Re AVS; AVS v A NHS Foundation Trust  EWCA Civ 7
Court of Appeal refuse permission to appeal from Court of Protection decision in medical treatment case. [Official summary available.]
The following is an extract from Judiciary of England and Wales, 'Court of Protection Report 2010' (July 2011).
28. AVS v A NHS Foundation Trust and B PCTB (Lord Justice Ward, Lord Justice Patten and Lady Justice Black, 17 January 2011). www.bailii.org/ew/cases/EWCA/Civ/2011/7.html This is an appeal against the decision of the President, which was discussed in paragraph 24 above. Giving the lead judgment dismissing the appeal, at paragraphs 38 and 39 Lord Justice Ward said as follows.
- “38. The harsh fact is that, although Mr NT and Professor R are willing to replace the pump, there is no evidence of their present ability to do so. No hospital has been identified where that surgery can be undertaken. Without a new pump being inserted, there is nothing Dr P can do. This litigation is going nowhere. What the court is being invited to do is no more nor less than to declare that if a medical practitioner is ready, willing and able to operate and if a medical practitioner is willing, ready and able to replenish the supply of PPS, then it would be in the best interests of the patient to do so.
- The President was correct to identify the need for evidence from Dr P to plug this gap in the claimant’s case. Without that evidence that someone is “able and willing to take over the care of [the patient] and treat him with PPS,” we are dealing with a purely hypothetical matter. A declaration of the kind sought will not force the respondent hospital to provide treatment against their clinicians’ clinical judgment. To use a declaration of the court to twist the arm of some other clinician, as yet unidentified, to carry out these procedures or to put pressure upon the Secretary of State to provide a hospital where these procedures may be undertaken is an abuse of the process of the court and should not be tolerated.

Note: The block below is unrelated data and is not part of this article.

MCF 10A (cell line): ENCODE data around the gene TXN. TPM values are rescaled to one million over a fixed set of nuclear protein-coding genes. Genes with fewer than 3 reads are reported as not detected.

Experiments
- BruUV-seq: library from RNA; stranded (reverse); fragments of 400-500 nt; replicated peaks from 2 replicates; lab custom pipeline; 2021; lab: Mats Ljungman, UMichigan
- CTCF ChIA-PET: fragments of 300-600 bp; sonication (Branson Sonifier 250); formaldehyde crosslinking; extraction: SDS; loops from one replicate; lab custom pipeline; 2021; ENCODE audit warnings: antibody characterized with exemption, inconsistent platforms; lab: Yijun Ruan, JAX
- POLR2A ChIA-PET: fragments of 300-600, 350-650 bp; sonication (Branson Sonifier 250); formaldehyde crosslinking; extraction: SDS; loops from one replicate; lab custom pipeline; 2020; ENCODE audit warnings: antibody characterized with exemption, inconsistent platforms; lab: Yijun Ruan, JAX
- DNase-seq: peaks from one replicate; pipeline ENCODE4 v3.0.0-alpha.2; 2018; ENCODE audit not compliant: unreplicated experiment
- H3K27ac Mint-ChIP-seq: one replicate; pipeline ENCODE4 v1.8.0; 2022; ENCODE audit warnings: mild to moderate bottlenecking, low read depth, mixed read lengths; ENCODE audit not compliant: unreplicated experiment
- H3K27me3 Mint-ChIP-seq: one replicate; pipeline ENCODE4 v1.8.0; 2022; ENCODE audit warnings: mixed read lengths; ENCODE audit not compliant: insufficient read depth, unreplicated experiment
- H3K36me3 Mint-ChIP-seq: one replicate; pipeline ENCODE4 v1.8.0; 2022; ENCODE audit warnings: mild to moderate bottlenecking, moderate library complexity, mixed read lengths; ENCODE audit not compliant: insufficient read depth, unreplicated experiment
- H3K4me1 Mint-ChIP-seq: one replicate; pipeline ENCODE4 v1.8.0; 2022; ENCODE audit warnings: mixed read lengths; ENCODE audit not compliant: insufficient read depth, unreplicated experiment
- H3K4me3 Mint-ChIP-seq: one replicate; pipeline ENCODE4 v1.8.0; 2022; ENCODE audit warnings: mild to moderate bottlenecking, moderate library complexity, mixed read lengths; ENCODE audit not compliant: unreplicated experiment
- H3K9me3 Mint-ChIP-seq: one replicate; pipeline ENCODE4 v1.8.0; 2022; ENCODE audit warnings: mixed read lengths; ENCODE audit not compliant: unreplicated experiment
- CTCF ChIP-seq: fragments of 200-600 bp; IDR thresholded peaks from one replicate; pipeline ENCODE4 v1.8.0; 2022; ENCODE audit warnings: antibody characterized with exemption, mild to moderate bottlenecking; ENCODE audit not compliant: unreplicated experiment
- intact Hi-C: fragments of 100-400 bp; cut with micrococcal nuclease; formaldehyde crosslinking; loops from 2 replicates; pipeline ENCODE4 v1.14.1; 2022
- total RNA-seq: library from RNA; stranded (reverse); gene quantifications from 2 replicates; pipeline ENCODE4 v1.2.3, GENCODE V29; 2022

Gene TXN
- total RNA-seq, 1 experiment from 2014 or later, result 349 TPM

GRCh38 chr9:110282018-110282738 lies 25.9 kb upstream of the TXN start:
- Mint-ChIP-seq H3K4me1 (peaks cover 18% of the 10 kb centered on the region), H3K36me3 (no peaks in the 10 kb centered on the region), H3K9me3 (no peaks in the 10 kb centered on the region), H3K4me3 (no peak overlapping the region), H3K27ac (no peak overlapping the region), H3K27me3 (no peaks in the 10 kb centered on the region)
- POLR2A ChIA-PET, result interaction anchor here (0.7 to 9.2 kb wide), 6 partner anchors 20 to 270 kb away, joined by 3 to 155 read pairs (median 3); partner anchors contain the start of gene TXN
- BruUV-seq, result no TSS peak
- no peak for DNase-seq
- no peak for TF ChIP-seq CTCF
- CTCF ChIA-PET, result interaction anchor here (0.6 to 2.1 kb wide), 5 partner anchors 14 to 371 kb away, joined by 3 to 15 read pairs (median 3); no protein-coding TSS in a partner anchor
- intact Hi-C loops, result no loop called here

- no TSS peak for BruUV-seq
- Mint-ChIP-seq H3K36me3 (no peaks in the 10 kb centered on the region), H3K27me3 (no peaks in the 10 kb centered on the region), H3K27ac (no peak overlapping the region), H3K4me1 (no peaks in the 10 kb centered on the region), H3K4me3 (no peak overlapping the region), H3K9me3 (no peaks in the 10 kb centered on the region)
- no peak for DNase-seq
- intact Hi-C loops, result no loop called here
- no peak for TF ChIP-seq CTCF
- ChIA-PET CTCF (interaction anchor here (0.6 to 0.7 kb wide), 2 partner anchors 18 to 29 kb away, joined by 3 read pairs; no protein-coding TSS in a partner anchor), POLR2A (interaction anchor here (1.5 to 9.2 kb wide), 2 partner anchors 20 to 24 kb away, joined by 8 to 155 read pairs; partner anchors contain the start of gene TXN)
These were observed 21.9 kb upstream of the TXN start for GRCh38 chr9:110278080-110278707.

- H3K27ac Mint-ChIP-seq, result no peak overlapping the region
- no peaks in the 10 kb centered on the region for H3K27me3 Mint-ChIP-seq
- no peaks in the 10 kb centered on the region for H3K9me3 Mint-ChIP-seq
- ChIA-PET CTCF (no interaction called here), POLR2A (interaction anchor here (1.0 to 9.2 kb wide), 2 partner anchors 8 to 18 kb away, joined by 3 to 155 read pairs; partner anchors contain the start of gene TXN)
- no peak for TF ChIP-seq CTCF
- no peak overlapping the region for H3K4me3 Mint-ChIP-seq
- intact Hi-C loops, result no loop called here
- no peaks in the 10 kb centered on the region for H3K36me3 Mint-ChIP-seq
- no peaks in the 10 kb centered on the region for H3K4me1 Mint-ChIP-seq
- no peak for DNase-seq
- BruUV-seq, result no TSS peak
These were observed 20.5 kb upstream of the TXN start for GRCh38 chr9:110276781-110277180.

- 39. Like the President, I have also reached the conclusion that the continuation of this litigation by permitting a lengthy hearing to be urgently arranged for numerous busy medical practitioners to be cross-examined truly would be “doomed to failure.” If there are clinicians out there prepared to treat the patient then the patient will be discharged into their care and there would be no need for court intervention. If there is no-one available to undertake the necessary operation the question of whether or not it would be in the patient’s best interests for that to happen is wholly academic and the process should be called to a halt here and now.”
Thanks to Alex Ruck Keene (39 Essex Chambers) for providing the judgment.